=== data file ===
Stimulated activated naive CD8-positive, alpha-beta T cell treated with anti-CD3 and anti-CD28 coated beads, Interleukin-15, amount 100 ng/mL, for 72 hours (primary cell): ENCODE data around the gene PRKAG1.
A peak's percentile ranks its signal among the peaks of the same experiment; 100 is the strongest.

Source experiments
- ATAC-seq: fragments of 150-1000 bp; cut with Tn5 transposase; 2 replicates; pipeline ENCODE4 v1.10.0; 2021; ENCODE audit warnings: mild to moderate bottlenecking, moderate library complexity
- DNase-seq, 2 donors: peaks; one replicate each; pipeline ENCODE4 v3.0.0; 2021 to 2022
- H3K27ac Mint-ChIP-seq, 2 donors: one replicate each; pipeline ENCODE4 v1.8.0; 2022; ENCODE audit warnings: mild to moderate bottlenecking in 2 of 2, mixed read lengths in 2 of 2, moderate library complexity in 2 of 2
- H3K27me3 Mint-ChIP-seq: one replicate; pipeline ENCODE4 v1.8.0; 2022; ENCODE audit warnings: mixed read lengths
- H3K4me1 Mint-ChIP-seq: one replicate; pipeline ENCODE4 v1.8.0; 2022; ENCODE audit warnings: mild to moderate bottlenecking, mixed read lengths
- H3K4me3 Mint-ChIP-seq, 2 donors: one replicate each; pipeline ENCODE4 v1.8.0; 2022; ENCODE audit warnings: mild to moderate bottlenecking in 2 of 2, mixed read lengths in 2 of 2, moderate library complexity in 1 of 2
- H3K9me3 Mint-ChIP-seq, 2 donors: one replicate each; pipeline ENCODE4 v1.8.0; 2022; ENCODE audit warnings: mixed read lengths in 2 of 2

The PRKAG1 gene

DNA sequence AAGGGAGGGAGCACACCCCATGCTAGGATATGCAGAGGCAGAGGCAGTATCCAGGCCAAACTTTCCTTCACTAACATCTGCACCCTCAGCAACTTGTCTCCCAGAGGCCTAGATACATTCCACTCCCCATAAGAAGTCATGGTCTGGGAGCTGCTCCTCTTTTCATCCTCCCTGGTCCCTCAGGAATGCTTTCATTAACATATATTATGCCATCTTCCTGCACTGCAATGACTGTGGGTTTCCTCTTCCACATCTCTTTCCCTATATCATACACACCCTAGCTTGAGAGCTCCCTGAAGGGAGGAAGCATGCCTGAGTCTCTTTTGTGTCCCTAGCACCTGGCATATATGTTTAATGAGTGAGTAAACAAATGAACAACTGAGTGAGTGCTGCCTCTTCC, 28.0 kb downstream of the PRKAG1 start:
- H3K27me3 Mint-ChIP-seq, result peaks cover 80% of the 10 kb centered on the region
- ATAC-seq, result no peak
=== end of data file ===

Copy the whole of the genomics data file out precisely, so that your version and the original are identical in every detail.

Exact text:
Stimulated activated naive CD8-positive, alpha-beta T cell treated with anti-CD3 and anti-CD28 coated beads, Interleukin-15, amount 100 ng/mL, for 72 hours (primary cell): ENCODE data around the gene PRKAG1.
A peak's percentile ranks its signal among the peaks of the same experiment; 100 is the strongest.

Source experiments
- ATAC-seq: fragments of 150-1000 bp; cut with Tn5 transposase; 2 replicates; pipeline ENCODE4 v1.10.0; 2021; ENCODE audit warnings: mild to moderate bottlenecking, moderate library complexity
- DNase-seq, 2 donors: peaks; one replicate each; pipeline ENCODE4 v3.0.0; 2021 to 2022
- H3K27ac Mint-ChIP-seq, 2 donors: one replicate each; pipeline ENCODE4 v1.8.0; 2022; ENCODE audit warnings: mild to moderate bottlenecking in 2 of 2, mixed read lengths in 2 of 2, moderate library complexity in 2 of 2
- H3K27me3 Mint-ChIP-seq: one replicate; pipeline ENCODE4 v1.8.0; 2022; ENCODE audit warnings: mixed read lengths
- H3K4me1 Mint-ChIP-seq: one replicate; pipeline ENCODE4 v1.8.0; 2022; ENCODE audit warnings: mild to moderate bottlenecking, mixed read lengths
- H3K4me3 Mint-ChIP-seq, 2 donors: one replicate each; pipeline ENCODE4 v1.8.0; 2022; ENCODE audit warnings: mild to moderate bottlenecking in 2 of 2, mixed read lengths in 2 of 2, moderate library complexity in 1 of 2
- H3K9me3 Mint-ChIP-seq, 2 donors: one replicate each; pipeline ENCODE4 v1.8.0; 2022; ENCODE audit warnings: mixed read lengths in 2 of 2

The PRKAG1 gene

DNA sequence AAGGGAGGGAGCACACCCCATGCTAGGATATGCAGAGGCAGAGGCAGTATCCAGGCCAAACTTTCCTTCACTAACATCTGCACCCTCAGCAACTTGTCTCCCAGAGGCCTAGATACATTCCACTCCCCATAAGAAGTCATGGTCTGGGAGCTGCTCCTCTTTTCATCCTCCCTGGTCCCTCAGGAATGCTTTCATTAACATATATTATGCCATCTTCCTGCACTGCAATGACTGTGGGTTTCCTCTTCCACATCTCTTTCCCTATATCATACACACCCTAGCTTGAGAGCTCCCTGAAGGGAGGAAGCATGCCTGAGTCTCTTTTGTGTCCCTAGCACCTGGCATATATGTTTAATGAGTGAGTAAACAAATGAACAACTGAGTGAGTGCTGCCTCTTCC, 28.0 kb downstream of the PRKAG1 start:
- H3K27me3 Mint-ChIP-seq, result peaks cover 80% of the 10 kb centered on the region
- ATAC-seq, result no peak